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Volume 21 , Issue 2
March/April 2006

Pages 237244

Distraction Osteogenesis Versus Autogenous Onlay Grafting. Part II: Biology of Regenerate and Onlay Bone

Nathan E. Hodges, DMD, MS / Michael Perry, DMD, MS / Waheed Mohamed, BS / W. William Hallmon, DMD, MS / Terry Rees, DDS, MSD / Lynne A. Opperman, PhD

PMID: 16634494

Purpose: Few studies have directly compared the quality of bone generated by distraction osteogenesis with that generated by autogenous onlay grafting. The purpose of this study was to compare rates of bone turnover at 5 months in bone produced by distraction osteogenesis and onlay grafting. materials and methods: Alveolar defects created in jaws of American foxhounds were augmented with distraction osteogenesis or onlay grafting and allowed to heal for 5 months. The animals were then sacrificed and the jaws were resected and prepared for decalcified and undecalcified histologic examination. Results: Both procedures produced bone containing a mixture of haversian systems and trabecular bone. A significantly greater ratio of osteoblast-covered bone surface to total trabecular bone surface (mean SEM) was noted in distraction bone (0.124 0.049) compared to onlay bone (0.081 0.048) or control host bone (0.085 0.042 mm) (P < .05). In addition, significantly (P < .05) greater numbers of osteoclasts per mm of bone surface were noted in distraction bone (0.939 0.07) compared to onlay bone (0.605 0.06) or control host bone (0.725 0.08). No differences in rates of mineralization were noted between the groups. Discussion: While bone from both experimental groups appeared adequate for implant placement, distraction bone appeared to be remodeling at a higher rate than either onlay or control bone. Conclusion: Given that the state of healing of the bone in each of these comparative groups was examined at a static point in time, it is premature to draw conclusions about the efficacy of one procedure over the other. (Basic Science)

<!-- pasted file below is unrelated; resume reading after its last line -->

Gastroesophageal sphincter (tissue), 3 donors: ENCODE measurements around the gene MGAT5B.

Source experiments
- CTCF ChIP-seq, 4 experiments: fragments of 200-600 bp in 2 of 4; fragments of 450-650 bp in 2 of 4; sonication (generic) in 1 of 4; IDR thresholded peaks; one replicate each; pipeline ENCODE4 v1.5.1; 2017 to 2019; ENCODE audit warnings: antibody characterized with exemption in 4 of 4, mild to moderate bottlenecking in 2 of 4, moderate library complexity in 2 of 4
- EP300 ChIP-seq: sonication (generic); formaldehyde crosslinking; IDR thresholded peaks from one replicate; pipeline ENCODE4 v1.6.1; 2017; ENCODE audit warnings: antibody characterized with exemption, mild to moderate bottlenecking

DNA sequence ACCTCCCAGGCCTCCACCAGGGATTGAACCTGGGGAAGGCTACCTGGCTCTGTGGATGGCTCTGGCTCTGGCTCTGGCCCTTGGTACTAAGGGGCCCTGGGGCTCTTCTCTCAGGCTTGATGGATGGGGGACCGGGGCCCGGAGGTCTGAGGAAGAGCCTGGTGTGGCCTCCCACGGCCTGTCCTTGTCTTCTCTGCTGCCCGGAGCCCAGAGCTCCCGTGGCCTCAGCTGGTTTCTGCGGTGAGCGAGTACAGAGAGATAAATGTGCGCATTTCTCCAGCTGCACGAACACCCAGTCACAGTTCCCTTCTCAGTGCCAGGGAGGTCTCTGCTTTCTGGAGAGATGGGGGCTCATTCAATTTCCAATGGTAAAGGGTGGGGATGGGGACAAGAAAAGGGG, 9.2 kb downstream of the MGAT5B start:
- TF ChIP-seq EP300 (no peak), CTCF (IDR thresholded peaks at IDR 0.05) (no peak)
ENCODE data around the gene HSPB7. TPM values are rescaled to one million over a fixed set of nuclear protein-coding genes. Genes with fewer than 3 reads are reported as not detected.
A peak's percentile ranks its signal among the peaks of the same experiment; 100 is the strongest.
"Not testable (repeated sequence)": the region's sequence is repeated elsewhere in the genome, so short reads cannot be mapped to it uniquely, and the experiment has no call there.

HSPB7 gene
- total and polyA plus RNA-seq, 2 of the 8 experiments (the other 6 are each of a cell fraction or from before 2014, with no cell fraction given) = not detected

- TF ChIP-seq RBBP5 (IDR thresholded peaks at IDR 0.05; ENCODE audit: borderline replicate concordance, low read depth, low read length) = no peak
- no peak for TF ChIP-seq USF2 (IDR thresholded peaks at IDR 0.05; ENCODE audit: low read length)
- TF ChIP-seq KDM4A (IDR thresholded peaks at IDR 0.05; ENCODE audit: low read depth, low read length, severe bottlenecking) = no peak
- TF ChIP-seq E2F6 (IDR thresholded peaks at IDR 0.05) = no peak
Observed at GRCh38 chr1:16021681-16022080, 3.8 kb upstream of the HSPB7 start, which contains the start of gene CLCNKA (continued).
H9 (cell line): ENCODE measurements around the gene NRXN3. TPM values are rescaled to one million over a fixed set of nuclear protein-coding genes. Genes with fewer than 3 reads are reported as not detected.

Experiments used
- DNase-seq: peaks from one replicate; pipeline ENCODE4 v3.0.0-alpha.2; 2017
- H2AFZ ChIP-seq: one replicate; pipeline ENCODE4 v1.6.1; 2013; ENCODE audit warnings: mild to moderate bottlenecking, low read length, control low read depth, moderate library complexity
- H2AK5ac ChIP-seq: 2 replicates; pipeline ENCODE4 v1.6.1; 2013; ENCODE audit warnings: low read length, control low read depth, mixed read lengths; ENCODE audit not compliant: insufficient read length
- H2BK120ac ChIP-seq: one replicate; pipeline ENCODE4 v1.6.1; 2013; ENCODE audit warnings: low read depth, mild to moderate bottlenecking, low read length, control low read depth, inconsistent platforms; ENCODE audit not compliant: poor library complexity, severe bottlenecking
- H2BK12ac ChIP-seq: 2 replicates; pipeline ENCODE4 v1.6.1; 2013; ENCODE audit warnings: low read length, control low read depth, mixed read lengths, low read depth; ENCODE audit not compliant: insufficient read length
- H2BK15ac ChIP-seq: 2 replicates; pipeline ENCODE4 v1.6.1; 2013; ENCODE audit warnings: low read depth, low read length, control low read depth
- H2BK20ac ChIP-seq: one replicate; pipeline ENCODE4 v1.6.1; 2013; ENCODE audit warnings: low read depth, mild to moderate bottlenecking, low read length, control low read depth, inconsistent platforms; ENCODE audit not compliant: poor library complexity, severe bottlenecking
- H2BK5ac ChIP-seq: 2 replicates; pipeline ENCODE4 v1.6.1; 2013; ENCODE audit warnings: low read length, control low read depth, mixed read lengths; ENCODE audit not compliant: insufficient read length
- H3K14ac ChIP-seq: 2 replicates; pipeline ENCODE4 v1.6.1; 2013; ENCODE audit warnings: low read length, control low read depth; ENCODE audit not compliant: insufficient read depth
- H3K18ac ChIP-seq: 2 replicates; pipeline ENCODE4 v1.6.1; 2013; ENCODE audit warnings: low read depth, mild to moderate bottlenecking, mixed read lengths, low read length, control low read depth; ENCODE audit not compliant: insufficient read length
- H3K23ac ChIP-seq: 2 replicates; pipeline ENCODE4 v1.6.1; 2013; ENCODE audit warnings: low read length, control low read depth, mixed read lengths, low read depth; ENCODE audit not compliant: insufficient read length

Int J Oral Maxillofac Implants 2006;21:237244

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